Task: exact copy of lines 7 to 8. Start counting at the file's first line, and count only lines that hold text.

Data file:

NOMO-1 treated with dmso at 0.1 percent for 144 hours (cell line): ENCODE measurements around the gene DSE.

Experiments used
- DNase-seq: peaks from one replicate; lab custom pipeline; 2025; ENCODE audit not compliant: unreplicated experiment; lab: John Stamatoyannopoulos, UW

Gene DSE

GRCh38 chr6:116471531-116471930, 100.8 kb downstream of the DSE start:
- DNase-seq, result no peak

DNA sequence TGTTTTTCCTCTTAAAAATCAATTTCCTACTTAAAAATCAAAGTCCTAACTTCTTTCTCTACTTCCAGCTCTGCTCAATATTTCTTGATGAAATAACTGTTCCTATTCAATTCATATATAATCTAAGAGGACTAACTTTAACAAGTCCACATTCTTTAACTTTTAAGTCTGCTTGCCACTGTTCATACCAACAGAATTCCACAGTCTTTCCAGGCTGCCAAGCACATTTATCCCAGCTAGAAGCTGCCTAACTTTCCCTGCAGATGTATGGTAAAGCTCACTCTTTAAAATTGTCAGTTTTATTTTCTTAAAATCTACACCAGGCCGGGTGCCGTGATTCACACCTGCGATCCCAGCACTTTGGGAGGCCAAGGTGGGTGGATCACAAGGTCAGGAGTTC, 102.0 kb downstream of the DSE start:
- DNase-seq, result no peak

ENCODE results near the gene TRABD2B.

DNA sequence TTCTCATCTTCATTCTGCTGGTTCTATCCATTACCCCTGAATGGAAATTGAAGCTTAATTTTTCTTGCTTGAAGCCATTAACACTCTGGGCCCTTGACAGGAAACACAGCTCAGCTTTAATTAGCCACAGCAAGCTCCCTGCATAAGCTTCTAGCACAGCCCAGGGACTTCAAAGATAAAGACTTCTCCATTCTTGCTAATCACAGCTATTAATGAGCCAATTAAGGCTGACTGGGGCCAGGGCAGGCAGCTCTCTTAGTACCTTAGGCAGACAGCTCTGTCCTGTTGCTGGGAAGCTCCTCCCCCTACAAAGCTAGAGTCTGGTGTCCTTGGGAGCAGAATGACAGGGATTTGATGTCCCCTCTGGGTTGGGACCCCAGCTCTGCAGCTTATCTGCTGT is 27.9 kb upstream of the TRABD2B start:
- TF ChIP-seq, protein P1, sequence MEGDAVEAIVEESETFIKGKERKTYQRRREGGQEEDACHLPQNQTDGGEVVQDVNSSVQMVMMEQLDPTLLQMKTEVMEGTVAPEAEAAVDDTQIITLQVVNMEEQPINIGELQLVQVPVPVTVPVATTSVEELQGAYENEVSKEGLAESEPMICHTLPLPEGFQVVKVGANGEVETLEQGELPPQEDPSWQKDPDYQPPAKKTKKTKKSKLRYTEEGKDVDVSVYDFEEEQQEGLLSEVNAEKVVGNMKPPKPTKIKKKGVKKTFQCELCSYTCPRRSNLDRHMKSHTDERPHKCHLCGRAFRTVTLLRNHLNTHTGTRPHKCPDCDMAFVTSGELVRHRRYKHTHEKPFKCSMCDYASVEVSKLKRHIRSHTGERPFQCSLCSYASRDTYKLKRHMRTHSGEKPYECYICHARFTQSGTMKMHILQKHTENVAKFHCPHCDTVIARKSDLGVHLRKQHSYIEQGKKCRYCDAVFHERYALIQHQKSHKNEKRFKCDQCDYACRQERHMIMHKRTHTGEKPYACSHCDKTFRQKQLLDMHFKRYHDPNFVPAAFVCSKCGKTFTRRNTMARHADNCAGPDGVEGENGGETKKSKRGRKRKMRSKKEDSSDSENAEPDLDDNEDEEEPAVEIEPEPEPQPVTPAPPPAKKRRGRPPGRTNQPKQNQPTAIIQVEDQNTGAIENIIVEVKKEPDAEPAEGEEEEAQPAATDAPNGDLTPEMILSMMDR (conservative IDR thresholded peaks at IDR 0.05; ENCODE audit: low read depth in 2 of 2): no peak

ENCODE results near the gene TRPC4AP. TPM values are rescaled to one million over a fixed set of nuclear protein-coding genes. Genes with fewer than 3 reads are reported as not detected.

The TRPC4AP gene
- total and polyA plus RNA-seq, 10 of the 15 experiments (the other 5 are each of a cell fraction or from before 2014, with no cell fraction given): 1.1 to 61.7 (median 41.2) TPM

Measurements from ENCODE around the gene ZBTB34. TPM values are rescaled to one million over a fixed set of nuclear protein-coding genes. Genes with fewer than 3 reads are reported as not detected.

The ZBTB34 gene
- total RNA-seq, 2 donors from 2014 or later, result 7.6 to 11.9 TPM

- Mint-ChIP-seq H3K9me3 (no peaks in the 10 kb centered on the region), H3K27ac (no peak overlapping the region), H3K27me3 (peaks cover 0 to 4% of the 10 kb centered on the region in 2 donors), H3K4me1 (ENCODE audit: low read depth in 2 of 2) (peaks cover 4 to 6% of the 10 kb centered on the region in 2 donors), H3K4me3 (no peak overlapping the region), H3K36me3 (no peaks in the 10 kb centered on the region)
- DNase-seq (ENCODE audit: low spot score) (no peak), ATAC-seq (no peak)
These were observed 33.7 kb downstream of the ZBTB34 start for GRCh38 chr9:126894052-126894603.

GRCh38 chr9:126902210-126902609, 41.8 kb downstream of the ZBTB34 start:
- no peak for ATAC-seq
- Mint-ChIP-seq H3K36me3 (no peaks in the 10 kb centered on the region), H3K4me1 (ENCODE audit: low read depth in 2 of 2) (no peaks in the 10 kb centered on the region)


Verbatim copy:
DNA sequence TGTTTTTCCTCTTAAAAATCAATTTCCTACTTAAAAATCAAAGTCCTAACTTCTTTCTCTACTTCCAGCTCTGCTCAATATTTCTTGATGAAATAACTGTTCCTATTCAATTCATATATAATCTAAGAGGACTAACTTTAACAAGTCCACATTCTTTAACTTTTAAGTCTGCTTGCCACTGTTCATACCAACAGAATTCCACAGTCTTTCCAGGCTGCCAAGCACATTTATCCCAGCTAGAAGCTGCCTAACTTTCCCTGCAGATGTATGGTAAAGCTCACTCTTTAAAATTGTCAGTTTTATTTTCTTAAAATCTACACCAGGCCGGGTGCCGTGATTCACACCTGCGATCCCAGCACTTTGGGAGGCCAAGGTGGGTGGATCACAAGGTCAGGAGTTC, 102.0 kb downstream of the DSE start:
- DNase-seq, result no peak